Financial Self-Defense for Seniors was written by CFP Board Consumer Advocate Eleanor Blayney, CFP®. It describes 10 "Red Flags" – common situations in which older Americans are vulnerable to financial abuse – and provides warning signs of financial abuse; real-life situations in which seniors are often taken advantage of; and advice for guarding against such abuse.

The guide draws upon CFP Board's 2012 Senior Financial Exploitation Survey of more than 2,600 CFP® professionals, which found that more than half had personally worked with an older client who had been subject to unfair, deceptive or abusive financial practices in the delivery of financial advice or the sale of financial products. Participating CFP® professionals estimated that only five percent of senior citizens actually report such financial abuse.

The survey also found that CFP® professionals were aware of a variety of abusive practices in the delivery of financial advice or the sale of financial products, including some practices that could violate state and federal regulations:

•Nearly three-quarters (73%) were aware of older investors who have been invited to "free meal" seminars that were actually sales pitches;
•58% were aware of older investors who have received unsolicited pitches for financial products or services; •Nearly three-quarters (74%) of CFP® professionals were aware of older investors who have been offered unsuitable financial products; and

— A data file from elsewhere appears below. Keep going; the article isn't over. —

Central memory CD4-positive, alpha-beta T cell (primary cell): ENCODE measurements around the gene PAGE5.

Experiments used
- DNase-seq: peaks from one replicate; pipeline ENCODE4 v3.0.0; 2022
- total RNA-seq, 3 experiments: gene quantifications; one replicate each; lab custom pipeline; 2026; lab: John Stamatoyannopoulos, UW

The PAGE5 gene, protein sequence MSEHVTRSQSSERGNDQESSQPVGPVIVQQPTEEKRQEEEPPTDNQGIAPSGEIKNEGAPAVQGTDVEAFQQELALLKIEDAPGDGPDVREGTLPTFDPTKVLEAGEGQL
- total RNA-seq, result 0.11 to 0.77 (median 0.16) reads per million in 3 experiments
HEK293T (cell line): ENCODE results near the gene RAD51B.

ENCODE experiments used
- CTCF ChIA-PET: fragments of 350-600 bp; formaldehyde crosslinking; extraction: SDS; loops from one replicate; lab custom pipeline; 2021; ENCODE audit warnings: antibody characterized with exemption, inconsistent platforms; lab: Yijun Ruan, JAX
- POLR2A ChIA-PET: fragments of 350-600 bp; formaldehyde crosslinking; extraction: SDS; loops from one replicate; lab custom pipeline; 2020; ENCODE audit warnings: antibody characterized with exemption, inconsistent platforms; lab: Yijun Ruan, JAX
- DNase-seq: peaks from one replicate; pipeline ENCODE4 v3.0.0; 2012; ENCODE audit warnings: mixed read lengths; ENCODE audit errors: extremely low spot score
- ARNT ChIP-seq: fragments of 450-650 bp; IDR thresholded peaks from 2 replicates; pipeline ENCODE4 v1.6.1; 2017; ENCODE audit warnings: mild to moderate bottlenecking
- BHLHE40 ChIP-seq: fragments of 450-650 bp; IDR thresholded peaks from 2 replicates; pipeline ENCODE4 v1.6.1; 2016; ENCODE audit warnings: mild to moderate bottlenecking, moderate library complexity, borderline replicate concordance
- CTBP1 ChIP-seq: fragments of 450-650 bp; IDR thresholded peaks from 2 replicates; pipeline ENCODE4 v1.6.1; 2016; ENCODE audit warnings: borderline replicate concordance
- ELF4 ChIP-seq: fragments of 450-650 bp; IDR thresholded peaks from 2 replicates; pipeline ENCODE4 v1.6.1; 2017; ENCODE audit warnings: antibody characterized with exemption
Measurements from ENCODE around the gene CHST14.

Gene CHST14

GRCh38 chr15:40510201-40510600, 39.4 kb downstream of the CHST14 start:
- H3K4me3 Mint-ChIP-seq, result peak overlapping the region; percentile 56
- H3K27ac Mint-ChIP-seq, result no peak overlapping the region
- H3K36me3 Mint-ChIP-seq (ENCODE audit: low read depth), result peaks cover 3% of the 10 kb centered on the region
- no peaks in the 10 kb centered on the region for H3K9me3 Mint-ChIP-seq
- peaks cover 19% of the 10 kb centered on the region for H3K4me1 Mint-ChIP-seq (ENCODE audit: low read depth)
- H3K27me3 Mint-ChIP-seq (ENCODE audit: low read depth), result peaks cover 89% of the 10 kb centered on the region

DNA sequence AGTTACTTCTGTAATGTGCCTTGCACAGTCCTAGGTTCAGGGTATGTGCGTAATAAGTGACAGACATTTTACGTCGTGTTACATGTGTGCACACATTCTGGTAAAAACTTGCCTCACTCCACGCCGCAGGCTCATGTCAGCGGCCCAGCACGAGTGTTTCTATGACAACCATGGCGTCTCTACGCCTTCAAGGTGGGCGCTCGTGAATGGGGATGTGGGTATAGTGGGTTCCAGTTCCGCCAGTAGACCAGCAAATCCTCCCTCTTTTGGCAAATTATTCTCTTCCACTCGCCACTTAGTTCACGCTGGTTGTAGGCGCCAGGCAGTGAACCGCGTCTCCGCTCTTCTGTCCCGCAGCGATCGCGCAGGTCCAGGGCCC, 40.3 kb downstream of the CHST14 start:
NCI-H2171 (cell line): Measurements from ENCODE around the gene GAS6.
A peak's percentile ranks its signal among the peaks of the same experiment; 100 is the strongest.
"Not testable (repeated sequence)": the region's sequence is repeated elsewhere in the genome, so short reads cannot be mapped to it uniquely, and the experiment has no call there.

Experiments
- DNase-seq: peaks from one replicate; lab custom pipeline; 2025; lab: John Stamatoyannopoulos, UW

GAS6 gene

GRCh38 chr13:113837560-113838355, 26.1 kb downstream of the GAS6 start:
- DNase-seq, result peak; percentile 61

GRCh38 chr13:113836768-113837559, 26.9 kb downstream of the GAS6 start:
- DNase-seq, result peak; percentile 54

•58% were aware of older investors who have been subject to omission of material facts about financial products.

"CFP Board wants to shine a bright light on those who seek to abuse older Americans so that all seniors and their families can defend themselves against scammers," Blayney said. "Seniors have contributed so much to our families, communities and our country. We owe them our thanks, but also our protection, so that they may live out their remaining years in financial security."

Financial Self-Defense for Seniors is part of CFP Board's series of financial self-defense guides, including the Consumer Guide to Financial Self-Defense, released in 2010. The U.S. General Services Administration's (GSA) will include the guide in its Fall 2013 Consumer Information Catalog. The public can access an online version by visiting or requesting a hard copy by sending an email to or calling 800-487-1497.

Full Press Release and Source:
CFP Board Releases Guide for Protecting Older Americans From Financial Abuse